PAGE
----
DOJ investigates Clear Channel on two fronts

The Department of Justice is conducting two antitrust investigations into
the business practices of radio giant Clear Channel Worldwide.

One is examining the allegation that the company requires recording artists to
use its concert-promotion business in order to gain airplay on the company's
radio stations.

The other is that Clear Channel is trying to exert monopoly power over Southern
California markets through use of U.S. and Mexican radio stations it controls.

Assistant Attorney General R. Hewitt Pate disclosed the investigations during
an oversight hearing by the House Judiciary Committee's antitrust task force.

Pate refuse to predict whether the investigations are likely to result in
antitrust charges or how far along they are.

Clear Channel officials characterized the investigations as "fairly routine"
for a company engaged in numerous mergers and complex transactions.

"We are cooperating fully with all DOJ requests," Clear Channel lobbyist Andrew Levin said. "We are confident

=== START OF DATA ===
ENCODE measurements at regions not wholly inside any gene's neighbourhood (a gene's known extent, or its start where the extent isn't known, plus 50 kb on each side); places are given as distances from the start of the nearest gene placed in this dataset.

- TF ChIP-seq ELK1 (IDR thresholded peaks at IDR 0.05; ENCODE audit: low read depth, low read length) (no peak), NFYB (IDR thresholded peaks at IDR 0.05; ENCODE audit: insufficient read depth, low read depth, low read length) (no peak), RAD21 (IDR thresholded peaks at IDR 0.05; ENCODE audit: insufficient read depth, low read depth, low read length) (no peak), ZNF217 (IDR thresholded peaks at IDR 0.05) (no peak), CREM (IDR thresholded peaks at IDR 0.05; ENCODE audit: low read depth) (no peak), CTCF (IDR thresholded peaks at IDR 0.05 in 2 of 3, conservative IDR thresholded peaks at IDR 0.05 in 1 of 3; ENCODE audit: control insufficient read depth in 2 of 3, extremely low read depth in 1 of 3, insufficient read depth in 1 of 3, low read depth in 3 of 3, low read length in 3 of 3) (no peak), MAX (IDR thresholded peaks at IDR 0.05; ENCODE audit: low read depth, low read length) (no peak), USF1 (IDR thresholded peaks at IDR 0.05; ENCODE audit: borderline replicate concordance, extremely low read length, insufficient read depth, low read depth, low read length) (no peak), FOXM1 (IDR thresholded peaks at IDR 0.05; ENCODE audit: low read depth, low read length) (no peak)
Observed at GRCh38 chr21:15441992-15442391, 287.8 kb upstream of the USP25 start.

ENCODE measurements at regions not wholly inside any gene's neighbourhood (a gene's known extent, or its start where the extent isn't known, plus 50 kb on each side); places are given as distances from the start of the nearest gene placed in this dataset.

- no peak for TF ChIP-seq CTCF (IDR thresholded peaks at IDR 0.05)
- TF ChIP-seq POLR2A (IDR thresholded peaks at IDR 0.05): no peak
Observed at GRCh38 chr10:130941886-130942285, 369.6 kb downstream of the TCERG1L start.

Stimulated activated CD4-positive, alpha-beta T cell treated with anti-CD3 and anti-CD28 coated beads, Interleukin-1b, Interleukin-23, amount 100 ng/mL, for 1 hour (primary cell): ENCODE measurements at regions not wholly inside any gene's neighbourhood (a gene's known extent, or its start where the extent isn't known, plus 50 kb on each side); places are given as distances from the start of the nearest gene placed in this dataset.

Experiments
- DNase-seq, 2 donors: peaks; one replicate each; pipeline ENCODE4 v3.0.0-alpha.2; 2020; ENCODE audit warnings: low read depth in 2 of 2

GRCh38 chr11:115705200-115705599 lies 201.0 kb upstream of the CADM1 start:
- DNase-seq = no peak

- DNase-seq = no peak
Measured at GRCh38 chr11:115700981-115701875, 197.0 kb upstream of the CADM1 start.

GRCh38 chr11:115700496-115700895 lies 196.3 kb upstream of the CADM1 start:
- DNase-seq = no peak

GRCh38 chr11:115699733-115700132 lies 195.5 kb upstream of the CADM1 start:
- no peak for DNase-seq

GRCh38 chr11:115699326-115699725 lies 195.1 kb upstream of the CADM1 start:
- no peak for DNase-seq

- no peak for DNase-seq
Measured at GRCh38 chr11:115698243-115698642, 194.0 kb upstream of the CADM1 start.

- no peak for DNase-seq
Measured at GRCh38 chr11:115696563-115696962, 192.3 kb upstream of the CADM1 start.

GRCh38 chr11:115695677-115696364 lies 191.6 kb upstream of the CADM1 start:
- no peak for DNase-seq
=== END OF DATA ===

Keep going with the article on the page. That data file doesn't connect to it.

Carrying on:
that the DOJ will find, as it has in the past, that our company is managed with the
highest degree of integrity."

Despite the nonchalant tone, Clear Channel has become the chief target of big
media’s critics.

The company is the largest radio-station group, with more than 1,200 stations,
and it is the biggest concert promoter in the United States.

Congress has heard testimony from musicians complaining that the company has
used its leverage over both sides of the business to ban artists from its play
lists when they don’t sign with its concert-promotion business.

Clear Channel was also impacted most by recent FCC ownership-rules changes
that would limit the size of radio-station clusters in smaller markets.